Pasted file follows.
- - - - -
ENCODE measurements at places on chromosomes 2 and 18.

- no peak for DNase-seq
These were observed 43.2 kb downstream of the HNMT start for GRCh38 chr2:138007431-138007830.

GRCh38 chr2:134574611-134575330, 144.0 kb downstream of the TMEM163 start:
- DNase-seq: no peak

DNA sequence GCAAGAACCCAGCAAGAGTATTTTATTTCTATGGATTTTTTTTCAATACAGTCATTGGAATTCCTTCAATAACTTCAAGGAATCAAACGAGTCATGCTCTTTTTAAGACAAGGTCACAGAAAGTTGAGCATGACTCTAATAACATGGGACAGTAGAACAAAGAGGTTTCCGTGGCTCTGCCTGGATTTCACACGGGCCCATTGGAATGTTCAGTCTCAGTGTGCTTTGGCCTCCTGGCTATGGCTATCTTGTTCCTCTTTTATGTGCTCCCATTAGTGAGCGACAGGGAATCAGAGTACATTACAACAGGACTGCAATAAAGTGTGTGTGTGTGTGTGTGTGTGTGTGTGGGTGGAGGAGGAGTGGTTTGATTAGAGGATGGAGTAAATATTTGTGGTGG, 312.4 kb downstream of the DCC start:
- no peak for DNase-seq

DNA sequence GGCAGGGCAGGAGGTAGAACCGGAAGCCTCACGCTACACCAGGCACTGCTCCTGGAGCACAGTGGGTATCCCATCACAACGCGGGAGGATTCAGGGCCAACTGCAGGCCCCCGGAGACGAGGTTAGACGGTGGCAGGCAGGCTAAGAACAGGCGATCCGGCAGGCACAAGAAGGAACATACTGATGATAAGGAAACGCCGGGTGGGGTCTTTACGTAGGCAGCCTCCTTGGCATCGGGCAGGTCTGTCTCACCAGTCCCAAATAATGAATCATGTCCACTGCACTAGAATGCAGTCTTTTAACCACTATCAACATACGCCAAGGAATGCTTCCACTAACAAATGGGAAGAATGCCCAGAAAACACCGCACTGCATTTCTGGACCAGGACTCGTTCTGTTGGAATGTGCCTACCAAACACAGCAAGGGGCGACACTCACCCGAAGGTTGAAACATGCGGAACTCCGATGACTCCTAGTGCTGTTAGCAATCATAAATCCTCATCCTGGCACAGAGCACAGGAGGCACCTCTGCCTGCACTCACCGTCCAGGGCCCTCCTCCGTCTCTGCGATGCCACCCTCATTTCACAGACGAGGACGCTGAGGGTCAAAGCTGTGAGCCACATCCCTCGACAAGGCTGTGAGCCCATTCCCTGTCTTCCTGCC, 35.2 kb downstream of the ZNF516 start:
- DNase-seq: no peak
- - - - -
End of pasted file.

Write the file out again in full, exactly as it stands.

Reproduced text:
ENCODE measurements at places on chromosomes 2 and 18.

- no peak for DNase-seq
These were observed 43.2 kb downstream of the HNMT start for GRCh38 chr2:138007431-138007830.

GRCh38 chr2:134574611-134575330, 144.0 kb downstream of the TMEM163 start:
- DNase-seq: no peak

DNA sequence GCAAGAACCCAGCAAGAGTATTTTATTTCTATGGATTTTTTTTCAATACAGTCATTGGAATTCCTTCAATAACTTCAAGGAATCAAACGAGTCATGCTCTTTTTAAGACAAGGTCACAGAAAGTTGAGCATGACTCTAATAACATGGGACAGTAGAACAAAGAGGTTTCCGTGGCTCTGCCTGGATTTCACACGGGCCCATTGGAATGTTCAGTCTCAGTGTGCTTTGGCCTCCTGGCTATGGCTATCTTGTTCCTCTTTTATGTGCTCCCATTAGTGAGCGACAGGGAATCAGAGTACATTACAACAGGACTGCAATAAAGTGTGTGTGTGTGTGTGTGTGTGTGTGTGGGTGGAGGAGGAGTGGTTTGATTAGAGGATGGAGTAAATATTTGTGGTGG, 312.4 kb downstream of the DCC start:
- no peak for DNase-seq

DNA sequence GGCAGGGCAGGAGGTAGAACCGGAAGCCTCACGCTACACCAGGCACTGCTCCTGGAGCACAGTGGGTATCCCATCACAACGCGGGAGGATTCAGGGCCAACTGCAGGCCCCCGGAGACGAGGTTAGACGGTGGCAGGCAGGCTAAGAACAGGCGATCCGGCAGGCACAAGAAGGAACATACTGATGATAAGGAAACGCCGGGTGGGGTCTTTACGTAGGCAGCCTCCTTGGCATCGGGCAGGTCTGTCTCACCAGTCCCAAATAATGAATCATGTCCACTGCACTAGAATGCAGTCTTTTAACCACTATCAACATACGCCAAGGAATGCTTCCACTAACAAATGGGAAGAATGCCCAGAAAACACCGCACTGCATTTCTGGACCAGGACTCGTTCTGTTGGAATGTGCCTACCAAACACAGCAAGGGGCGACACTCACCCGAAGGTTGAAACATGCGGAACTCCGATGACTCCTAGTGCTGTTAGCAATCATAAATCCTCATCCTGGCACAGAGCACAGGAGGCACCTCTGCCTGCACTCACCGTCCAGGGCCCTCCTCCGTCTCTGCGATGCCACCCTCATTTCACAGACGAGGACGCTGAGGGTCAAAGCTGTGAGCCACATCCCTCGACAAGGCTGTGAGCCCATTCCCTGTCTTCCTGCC, 35.2 kb downstream of the ZNF516 start:
- DNase-seq: no peak